tcm - I agree with you on the point of unnecessary gassing when making a MayDay - keep it brief, the Coastguard need only know the basic info. But I think that the correct protocol for a MayDay call is to say:

MAYDAY three times
Yacht Name 3 times
Then "MayDay & Yacht Name"
Position - either lat. and long. or as a range & bearing FROM a charted object
NATURE OF DISTRESS
Nature of assistance - normally "Immediate assistance required"
Brief Xtras - such as no. people on board, and whether or not in a liferaft.
OVER

This seems like a real mouthful, but is the correct procedure for international VHF distress, as approved in UK by RYA.

ALL: Might be worth copying the original (RYA Sea Survival handbook, tel. 02380 627 400) and securing it above your VHF handset - welcome reminder at a time when you may have to act fast.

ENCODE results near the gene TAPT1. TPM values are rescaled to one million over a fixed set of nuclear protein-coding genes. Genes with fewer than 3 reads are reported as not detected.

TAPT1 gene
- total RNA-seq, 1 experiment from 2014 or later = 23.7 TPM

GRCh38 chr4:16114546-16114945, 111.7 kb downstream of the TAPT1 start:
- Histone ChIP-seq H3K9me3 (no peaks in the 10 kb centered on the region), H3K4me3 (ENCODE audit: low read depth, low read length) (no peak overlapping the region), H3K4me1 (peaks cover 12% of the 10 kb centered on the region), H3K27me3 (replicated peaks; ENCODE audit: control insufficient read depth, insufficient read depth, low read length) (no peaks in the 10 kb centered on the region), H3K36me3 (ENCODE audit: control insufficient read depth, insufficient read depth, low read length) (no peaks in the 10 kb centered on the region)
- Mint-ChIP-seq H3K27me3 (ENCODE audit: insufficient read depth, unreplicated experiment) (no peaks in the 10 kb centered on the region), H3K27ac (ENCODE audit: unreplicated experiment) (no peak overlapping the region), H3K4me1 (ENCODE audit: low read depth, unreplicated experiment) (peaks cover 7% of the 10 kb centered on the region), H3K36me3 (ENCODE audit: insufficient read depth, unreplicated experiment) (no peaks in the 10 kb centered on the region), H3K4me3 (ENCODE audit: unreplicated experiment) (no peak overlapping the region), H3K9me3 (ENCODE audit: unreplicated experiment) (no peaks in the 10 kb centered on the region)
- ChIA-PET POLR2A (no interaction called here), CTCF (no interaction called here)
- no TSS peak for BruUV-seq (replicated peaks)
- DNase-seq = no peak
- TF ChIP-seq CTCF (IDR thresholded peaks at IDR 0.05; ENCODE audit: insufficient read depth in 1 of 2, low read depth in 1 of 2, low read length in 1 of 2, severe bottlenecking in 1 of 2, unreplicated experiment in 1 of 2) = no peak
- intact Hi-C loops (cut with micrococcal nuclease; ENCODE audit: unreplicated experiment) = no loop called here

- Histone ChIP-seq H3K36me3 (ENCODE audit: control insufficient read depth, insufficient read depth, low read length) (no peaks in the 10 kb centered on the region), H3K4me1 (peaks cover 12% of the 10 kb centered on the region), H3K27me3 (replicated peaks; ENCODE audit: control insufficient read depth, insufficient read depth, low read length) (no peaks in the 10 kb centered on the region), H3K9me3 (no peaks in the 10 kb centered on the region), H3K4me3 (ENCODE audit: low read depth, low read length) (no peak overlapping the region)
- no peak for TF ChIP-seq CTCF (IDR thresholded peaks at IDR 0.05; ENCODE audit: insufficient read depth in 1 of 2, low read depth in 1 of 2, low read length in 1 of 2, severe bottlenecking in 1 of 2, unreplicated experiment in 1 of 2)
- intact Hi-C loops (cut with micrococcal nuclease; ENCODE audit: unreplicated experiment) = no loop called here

W
 
G

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Agree completely with Haydn's point about firing off flares. Let a load off at Y2K with CG's permission at Bro's coastal hotel. Difficult to read the instructions in the dark but worked well enough after a bit of a fiddle.

Old sailing chum of many years experience inc MN couldn't get his flares to fire and damaged one in the attempt. Now that was a no-stress situ (if a bit pissed!). What would have happened if it had been the real show?

I know that I carry 3 or 4 different types of flares but do I know how to set them off? Maybe more clubs should organise an evening with the CG to let skippers and crew let off the o.o.date flares for the experience.

Good posting!

KCA
 
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1.Flares can fail. Took 8 assorted out of date flares off my boat and fired them on Guy Fawkes night (naughty me). 3 of the 8 wouldnt work